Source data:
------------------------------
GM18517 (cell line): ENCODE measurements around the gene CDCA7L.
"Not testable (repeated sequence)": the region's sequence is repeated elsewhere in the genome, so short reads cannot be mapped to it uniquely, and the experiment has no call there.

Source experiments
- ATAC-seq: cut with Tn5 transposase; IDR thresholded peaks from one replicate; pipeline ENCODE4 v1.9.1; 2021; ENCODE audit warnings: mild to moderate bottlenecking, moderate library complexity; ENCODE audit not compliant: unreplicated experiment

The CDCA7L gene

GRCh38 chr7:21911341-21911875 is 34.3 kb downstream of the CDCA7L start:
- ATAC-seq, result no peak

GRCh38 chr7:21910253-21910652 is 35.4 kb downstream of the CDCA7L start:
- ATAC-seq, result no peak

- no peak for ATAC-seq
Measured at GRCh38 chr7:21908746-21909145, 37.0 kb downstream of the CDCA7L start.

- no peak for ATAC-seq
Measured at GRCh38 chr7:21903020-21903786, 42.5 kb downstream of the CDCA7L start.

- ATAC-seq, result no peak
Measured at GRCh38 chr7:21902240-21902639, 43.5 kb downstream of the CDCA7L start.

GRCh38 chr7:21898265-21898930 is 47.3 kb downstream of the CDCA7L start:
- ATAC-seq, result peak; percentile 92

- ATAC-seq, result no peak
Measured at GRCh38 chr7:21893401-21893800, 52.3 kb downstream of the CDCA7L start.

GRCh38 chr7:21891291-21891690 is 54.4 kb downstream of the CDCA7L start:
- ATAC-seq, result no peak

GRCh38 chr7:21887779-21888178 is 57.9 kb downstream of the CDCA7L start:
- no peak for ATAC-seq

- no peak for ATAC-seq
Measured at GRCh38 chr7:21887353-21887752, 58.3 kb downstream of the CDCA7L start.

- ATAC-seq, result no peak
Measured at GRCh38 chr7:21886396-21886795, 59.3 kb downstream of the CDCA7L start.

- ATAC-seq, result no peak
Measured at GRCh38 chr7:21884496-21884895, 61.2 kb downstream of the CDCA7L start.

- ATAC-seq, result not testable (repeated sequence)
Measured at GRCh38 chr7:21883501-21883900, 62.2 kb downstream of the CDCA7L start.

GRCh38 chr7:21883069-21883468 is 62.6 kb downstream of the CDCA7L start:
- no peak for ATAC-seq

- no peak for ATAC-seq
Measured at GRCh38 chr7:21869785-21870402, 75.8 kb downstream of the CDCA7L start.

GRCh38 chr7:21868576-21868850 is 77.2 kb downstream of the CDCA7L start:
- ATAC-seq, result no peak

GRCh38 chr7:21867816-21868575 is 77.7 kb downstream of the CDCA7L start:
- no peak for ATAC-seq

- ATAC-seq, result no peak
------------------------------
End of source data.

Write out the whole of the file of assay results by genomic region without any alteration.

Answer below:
GM18517 (cell line): ENCODE measurements around the gene CDCA7L.
"Not testable (repeated sequence)": the region's sequence is repeated elsewhere in the genome, so short reads cannot be mapped to it uniquely, and the experiment has no call there.

Source experiments
- ATAC-seq: cut with Tn5 transposase; IDR thresholded peaks from one replicate; pipeline ENCODE4 v1.9.1; 2021; ENCODE audit warnings: mild to moderate bottlenecking, moderate library complexity; ENCODE audit not compliant: unreplicated experiment

The CDCA7L gene

GRCh38 chr7:21911341-21911875 is 34.3 kb downstream of the CDCA7L start:
- ATAC-seq, result no peak

GRCh38 chr7:21910253-21910652 is 35.4 kb downstream of the CDCA7L start:
- ATAC-seq, result no peak

- no peak for ATAC-seq
Measured at GRCh38 chr7:21908746-21909145, 37.0 kb downstream of the CDCA7L start.

- no peak for ATAC-seq
Measured at GRCh38 chr7:21903020-21903786, 42.5 kb downstream of the CDCA7L start.

- ATAC-seq, result no peak
Measured at GRCh38 chr7:21902240-21902639, 43.5 kb downstream of the CDCA7L start.

GRCh38 chr7:21898265-21898930 is 47.3 kb downstream of the CDCA7L start:
- ATAC-seq, result peak; percentile 92

- ATAC-seq, result no peak
Measured at GRCh38 chr7:21893401-21893800, 52.3 kb downstream of the CDCA7L start.

GRCh38 chr7:21891291-21891690 is 54.4 kb downstream of the CDCA7L start:
- ATAC-seq, result no peak

GRCh38 chr7:21887779-21888178 is 57.9 kb downstream of the CDCA7L start:
- no peak for ATAC-seq

- no peak for ATAC-seq
Measured at GRCh38 chr7:21887353-21887752, 58.3 kb downstream of the CDCA7L start.

- ATAC-seq, result no peak
Measured at GRCh38 chr7:21886396-21886795, 59.3 kb downstream of the CDCA7L start.

- ATAC-seq, result no peak
Measured at GRCh38 chr7:21884496-21884895, 61.2 kb downstream of the CDCA7L start.

- ATAC-seq, result not testable (repeated sequence)
Measured at GRCh38 chr7:21883501-21883900, 62.2 kb downstream of the CDCA7L start.

GRCh38 chr7:21883069-21883468 is 62.6 kb downstream of the CDCA7L start:
- no peak for ATAC-seq

- no peak for ATAC-seq
Measured at GRCh38 chr7:21869785-21870402, 75.8 kb downstream of the CDCA7L start.

GRCh38 chr7:21868576-21868850 is 77.2 kb downstream of the CDCA7L start:
- ATAC-seq, result no peak

GRCh38 chr7:21867816-21868575 is 77.7 kb downstream of the CDCA7L start:
- no peak for ATAC-seq

- ATAC-seq, result no peak